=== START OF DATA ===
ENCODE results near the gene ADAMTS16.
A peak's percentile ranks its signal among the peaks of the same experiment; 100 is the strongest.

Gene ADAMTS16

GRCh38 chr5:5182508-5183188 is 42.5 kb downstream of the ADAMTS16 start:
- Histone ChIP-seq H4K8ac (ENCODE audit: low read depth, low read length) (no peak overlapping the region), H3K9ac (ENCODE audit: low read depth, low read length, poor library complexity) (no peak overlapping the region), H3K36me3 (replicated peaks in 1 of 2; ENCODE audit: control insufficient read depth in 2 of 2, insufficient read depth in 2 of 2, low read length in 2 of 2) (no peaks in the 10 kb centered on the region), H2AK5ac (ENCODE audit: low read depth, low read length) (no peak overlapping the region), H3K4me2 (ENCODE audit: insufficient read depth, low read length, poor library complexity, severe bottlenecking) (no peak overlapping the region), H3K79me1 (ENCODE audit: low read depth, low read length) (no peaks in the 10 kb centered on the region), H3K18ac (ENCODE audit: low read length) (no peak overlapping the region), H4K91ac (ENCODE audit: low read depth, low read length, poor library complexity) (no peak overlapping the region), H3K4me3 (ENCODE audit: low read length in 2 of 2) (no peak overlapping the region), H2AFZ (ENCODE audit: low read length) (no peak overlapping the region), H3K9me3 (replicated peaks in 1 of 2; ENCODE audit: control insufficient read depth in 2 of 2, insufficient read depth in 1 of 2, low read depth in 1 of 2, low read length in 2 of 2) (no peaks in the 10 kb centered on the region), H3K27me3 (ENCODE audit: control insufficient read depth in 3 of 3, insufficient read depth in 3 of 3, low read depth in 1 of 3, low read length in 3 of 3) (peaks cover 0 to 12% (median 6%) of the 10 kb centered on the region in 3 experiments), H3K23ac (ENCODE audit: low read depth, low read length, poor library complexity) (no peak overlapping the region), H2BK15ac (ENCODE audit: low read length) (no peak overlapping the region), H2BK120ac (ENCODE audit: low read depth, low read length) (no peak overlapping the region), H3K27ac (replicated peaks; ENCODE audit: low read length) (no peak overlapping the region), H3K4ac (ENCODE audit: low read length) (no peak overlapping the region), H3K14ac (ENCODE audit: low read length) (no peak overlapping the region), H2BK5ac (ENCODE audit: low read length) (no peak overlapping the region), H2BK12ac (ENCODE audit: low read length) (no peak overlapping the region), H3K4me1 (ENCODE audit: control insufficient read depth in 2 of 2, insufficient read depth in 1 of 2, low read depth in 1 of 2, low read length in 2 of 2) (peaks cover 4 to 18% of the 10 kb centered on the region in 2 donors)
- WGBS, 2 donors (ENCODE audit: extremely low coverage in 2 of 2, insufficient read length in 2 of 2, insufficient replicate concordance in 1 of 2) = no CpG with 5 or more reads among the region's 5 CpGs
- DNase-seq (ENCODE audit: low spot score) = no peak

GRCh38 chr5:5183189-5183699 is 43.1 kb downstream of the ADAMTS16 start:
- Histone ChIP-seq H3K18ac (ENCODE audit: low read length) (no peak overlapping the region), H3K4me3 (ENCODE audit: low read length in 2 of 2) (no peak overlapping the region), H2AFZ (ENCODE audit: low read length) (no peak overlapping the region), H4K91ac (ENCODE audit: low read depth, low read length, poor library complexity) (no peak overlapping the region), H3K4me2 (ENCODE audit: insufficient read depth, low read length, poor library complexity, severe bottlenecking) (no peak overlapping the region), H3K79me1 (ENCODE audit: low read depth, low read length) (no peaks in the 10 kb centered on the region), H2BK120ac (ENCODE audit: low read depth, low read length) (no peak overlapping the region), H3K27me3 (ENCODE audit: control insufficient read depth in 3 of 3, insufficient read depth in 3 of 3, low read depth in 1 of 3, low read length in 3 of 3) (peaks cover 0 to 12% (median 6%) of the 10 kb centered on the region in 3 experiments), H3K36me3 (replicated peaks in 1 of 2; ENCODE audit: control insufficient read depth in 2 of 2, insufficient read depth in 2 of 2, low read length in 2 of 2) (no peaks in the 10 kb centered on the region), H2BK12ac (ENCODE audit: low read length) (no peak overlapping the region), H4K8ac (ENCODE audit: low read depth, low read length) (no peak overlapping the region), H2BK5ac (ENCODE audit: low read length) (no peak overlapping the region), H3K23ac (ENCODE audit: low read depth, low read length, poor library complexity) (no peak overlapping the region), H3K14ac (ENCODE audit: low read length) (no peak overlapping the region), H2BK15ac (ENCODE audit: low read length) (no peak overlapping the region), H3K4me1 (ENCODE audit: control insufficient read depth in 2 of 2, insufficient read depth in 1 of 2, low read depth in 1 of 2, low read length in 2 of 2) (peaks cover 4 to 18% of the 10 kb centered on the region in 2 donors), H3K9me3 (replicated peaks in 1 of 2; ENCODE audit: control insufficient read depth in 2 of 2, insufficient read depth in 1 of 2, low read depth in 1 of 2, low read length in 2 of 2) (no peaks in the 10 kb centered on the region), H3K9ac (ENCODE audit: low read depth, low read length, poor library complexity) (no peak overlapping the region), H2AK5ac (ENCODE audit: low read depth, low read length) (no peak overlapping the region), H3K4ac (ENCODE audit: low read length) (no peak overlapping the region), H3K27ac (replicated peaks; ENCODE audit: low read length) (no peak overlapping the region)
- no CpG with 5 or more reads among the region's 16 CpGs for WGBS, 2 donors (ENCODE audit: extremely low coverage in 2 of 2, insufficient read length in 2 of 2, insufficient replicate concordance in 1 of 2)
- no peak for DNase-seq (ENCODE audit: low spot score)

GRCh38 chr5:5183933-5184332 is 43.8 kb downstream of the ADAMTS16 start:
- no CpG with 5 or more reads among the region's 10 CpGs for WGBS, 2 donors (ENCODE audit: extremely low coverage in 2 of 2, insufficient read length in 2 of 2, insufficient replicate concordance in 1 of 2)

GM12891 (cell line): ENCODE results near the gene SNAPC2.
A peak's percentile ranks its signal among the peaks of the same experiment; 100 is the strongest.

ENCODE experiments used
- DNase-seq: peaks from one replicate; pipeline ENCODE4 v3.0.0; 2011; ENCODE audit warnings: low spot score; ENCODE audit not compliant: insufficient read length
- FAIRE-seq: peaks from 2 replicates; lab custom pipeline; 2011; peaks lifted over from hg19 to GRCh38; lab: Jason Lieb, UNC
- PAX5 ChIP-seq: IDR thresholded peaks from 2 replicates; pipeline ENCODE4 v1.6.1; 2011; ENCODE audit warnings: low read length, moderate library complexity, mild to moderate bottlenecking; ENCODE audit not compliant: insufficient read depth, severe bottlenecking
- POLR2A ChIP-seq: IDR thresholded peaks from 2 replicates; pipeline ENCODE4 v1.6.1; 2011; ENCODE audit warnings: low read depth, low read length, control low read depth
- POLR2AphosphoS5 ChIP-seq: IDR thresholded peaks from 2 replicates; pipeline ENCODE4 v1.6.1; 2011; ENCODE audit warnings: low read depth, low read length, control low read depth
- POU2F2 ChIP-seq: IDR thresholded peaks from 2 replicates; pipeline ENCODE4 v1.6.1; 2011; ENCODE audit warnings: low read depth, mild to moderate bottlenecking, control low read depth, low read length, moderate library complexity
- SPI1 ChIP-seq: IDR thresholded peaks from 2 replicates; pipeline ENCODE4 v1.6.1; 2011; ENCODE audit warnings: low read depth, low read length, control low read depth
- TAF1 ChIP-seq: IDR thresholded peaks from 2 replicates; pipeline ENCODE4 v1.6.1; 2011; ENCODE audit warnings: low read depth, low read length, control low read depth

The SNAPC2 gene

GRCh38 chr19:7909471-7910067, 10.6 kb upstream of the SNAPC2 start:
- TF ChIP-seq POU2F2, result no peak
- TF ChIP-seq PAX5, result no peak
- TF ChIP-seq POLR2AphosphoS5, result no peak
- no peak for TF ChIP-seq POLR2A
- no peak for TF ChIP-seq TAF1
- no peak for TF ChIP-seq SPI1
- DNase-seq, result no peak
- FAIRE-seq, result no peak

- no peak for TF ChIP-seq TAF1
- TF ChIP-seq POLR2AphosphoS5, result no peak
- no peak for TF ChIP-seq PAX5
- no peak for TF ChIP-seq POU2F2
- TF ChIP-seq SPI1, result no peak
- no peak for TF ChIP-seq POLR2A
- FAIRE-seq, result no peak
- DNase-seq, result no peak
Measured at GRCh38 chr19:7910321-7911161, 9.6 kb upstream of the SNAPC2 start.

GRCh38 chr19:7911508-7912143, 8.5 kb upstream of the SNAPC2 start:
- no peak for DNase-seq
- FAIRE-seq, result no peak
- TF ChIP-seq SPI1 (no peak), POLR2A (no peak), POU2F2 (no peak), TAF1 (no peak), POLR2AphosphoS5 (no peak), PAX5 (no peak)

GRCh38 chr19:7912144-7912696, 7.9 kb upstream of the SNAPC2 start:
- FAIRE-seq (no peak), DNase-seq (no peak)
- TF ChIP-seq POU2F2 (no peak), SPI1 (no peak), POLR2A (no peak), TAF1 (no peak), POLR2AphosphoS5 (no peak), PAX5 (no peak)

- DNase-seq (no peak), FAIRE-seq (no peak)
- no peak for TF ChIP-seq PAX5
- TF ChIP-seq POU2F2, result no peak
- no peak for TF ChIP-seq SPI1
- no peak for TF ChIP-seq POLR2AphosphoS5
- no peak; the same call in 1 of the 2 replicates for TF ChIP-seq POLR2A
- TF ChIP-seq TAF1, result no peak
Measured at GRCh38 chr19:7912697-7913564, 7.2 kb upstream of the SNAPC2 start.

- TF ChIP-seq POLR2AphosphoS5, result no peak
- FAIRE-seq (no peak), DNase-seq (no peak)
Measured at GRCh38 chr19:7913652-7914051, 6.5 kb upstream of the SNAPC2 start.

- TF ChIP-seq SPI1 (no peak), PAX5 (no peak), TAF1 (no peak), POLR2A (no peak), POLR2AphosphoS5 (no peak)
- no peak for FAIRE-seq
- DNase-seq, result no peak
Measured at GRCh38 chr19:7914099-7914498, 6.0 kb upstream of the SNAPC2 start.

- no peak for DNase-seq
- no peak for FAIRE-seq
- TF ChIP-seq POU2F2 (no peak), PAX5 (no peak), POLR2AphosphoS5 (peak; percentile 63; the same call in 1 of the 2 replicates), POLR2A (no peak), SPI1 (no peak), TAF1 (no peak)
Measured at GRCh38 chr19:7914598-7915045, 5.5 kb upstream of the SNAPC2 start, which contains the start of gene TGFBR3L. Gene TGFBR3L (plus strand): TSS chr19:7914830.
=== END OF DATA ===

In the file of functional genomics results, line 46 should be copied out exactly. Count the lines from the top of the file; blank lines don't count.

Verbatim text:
- FAIRE-seq, result no peak